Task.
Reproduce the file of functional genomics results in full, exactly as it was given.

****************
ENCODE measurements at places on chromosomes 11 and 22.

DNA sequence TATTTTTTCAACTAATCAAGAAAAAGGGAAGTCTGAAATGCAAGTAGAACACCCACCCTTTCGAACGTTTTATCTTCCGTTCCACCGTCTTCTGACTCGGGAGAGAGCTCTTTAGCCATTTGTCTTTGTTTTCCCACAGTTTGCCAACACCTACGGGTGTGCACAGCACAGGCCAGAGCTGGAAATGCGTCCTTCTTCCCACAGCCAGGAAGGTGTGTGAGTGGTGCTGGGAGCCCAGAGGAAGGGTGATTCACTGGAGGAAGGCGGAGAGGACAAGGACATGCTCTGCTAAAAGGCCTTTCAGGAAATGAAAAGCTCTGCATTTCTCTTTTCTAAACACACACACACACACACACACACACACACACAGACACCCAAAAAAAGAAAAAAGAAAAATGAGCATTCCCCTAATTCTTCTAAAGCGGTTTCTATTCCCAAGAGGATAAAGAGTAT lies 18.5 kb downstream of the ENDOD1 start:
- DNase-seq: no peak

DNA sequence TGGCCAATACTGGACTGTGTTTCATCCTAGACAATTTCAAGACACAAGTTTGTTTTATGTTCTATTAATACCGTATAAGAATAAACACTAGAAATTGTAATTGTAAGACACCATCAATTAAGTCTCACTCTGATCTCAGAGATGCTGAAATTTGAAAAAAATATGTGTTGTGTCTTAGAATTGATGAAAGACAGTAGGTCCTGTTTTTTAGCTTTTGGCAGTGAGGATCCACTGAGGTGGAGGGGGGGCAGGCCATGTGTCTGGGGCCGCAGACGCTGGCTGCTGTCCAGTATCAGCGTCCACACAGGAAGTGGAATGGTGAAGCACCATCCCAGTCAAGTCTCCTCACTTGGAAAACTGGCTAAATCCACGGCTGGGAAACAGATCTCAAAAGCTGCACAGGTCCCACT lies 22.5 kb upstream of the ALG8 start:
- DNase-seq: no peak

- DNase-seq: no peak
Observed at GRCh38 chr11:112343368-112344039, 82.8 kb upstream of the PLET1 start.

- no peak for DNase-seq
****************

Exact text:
ENCODE measurements at places on chromosomes 11 and 22.

DNA sequence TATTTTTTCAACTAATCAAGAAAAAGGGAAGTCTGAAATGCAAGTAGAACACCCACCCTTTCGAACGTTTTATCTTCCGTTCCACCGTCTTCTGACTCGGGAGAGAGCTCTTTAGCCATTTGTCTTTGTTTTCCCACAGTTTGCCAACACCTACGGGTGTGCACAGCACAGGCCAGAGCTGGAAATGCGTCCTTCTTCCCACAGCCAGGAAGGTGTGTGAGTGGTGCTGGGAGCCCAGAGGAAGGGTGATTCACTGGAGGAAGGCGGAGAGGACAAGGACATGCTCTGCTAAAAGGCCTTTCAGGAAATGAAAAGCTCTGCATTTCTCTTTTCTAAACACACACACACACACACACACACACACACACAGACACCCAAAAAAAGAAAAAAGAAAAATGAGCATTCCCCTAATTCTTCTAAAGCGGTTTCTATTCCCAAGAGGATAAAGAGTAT lies 18.5 kb downstream of the ENDOD1 start:
- DNase-seq: no peak

DNA sequence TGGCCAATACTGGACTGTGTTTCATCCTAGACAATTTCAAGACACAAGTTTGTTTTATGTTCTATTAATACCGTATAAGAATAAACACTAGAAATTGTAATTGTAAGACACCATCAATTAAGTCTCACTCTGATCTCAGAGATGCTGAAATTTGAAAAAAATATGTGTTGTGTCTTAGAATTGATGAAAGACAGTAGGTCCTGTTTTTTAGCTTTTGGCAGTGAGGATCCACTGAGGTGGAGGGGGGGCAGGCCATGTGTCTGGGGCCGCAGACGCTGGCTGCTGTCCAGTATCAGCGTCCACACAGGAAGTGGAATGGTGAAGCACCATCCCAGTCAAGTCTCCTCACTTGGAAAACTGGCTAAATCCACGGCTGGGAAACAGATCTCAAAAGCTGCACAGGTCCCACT lies 22.5 kb upstream of the ALG8 start:
- DNase-seq: no peak

- DNase-seq: no peak
Observed at GRCh38 chr11:112343368-112344039, 82.8 kb upstream of the PLET1 start.

- no peak for DNase-seq